As biosimilars languish in the U.S. market and much of their potential savings go unrealized, the issue is getting attention from a top government health official. On Wednesday, FDA Commissioner Scott Gottlieb, M.D., blasted a "rigged" contracting system that's hurting uptake and development, pledging agency action to do what it can to amend the situation.
At the National Health Policy Conference for America's Health Insurance Plans on Wednesday, Gottlieb criticized a system that has disincentivized biosimilar development, saying it's due in part to consolidation.
Gottlieb noted that of the nine approved biosims in the U.S., only three have reached the market. Patent litigation is often the cause for launch delays after approval.
Once on the market, biosimilars face more uncertainty due to contracting. Gottlieb said he's worried that a "rigged payment scheme" is already chilling biosim development, according to prepared remarks.
It's a fact Pfizer has faced with Inflectra, its biosimilar to Johnson & Johnson's megablockbuter Remicade. The biosim launched in 2016 and still hasn't captured meaningful share because, as Pfizer put it in a lawsuit, J&J's "anticompetitive" contracts have blocked use of the biosim.
According to Pfizer, J&J has tied rebates on the existing Remicade patient base to the stipulation that payers don't use biosims. J&J responded that it is competing fairly and that Pfizer hasn't offered enough value to win business.
At AHIP's meeting, Gottlieb called on payers to make decisions that will boost biosim uptake and therefore competition, noting that the FDA will take some of its own steps.
First, he said, the agency will set up an "efficient path" for how biosim developers can establish interchangeability with reference products. The agency also plans to present a comprehensive biosimilar access plan, he told the audience.
Further, the FDA is reviewing how it can assist biosim developers conduct "smaller, targeted trials, and bring more biosimilars to market in a much more cost-effective and timely manner," Gottlieb said.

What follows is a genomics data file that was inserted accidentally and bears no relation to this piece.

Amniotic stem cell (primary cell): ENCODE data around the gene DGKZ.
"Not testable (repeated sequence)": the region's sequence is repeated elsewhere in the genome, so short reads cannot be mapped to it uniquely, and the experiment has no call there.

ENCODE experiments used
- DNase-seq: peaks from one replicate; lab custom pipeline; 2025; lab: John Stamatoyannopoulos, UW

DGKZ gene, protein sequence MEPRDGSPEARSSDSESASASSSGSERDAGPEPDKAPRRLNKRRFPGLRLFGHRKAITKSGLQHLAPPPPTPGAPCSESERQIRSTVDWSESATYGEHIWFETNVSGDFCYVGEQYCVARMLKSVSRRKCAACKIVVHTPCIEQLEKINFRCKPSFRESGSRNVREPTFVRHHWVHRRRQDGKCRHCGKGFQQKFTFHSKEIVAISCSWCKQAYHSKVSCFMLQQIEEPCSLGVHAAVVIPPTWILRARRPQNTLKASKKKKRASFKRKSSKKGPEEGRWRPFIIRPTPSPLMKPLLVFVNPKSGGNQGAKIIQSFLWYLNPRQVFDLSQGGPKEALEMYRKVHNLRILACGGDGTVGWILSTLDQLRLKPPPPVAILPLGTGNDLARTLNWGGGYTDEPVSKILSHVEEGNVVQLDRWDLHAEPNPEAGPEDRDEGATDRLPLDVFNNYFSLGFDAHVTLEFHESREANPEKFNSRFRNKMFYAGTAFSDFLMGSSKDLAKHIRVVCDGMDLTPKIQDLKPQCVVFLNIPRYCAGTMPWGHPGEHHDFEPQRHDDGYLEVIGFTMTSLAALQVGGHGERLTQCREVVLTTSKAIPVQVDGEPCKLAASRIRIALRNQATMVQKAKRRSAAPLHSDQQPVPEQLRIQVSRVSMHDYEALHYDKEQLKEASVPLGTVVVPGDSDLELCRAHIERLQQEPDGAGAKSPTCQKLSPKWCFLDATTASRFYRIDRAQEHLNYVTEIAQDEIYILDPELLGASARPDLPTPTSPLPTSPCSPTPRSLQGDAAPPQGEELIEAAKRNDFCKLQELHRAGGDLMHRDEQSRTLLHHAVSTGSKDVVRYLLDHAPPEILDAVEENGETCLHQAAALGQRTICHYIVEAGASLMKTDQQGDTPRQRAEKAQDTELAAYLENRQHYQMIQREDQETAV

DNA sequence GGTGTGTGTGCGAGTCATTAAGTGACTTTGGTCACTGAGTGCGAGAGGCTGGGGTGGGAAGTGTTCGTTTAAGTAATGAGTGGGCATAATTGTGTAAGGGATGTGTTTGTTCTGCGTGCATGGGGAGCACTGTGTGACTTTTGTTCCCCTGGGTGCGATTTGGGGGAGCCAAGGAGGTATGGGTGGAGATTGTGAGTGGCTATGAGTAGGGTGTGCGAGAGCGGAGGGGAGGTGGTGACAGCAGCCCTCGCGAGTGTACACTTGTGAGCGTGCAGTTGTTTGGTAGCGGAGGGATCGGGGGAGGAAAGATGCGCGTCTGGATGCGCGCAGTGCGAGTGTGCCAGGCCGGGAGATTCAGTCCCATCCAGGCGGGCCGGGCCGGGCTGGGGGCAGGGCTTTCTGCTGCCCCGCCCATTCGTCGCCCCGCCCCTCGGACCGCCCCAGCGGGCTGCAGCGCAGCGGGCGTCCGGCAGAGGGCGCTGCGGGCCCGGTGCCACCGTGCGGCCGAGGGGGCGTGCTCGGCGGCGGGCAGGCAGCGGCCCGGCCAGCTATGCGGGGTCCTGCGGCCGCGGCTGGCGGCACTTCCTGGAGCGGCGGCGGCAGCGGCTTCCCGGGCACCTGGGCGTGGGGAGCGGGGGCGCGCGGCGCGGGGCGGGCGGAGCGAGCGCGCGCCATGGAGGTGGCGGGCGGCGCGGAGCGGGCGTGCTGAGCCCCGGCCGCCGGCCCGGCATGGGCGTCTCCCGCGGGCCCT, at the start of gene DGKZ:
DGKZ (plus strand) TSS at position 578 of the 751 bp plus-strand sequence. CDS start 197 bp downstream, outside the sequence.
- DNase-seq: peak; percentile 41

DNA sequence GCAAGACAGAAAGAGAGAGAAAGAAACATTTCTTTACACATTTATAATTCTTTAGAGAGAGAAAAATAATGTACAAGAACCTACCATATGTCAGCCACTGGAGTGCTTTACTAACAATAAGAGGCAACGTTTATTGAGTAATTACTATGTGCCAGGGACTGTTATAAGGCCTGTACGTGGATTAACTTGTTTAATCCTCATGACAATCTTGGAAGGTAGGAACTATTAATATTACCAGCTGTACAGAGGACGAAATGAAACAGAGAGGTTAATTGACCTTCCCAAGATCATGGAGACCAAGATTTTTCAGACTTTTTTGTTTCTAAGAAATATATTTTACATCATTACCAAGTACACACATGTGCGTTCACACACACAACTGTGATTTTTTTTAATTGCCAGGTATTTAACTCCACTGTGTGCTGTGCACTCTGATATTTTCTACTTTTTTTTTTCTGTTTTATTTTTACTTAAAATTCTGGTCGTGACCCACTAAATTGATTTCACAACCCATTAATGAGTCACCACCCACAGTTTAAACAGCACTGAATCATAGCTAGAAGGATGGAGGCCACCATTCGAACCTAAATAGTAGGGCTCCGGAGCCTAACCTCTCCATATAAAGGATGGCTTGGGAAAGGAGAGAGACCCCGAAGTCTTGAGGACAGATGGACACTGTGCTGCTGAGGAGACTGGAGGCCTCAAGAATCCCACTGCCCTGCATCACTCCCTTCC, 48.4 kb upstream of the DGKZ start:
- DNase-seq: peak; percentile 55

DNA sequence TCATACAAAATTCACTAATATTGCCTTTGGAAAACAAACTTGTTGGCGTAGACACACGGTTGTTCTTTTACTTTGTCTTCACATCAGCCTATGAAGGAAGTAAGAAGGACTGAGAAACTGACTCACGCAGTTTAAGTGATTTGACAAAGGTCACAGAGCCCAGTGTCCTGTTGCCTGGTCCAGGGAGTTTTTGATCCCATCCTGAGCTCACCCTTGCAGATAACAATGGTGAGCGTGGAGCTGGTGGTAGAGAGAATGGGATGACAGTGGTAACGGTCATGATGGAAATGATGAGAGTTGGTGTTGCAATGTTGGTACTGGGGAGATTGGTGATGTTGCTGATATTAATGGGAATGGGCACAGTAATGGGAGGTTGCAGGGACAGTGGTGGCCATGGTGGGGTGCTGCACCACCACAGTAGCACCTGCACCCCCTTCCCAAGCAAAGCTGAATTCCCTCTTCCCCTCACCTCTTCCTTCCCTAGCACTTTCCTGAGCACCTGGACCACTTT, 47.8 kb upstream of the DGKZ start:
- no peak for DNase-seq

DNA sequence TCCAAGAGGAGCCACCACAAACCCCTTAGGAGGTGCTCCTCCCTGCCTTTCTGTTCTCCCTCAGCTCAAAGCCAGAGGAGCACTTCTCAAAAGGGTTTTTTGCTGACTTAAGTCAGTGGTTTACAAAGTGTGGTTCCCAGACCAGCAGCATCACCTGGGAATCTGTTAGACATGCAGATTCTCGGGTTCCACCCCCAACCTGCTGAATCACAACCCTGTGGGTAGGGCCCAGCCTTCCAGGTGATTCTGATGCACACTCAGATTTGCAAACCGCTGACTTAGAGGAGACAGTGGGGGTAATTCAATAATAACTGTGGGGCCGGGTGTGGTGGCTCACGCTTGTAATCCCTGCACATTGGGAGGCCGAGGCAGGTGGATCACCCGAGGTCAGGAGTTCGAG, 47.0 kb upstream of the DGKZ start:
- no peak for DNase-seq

A representative for AHIP said health plans "welcome the introduction of generic biologics, or biosimilars, as a way to give patients quicker access to more affordable medicines."
But, she said, branded drugmakers "still cause a price problem" by raising list prices ahead of expected competition. Biosim developers react by setting their prices higher than they would without the branded price hikes, she said.
The result is that the "overall health care system as well as the consumers who need these important therapies won’t reap the much needed savings from biosimilars," AHIP's representative said.
In response to the remarks, the group that represents PBMs, PCMA, said in a statement it's "unfair to blame payers—who pay 2/3 the cost of drug benefits—for seeking the lowest costs in a marketplace where they have no control over the prices drugmakers set, how quickly FDA approves biosimilars, or when FDA will finalize workable interchangeability guidelines to increase uptake of biosimiliars."
It's no secret that biosims have largely struggled in the U.S. since their introduction. A recent report from Trinity Partners outlined several reasons why that's the case, including rebating strategies, clinical doubts and DTC advertising for brands.
At the meeting on Wednesday, Gottlieb said the FDA will do its part to educate doctors and patients and reduce clinical doubts about biosims, asking the audience of payer representatives to do the same.
Editor's note: This story was updated with a statement from AHIP.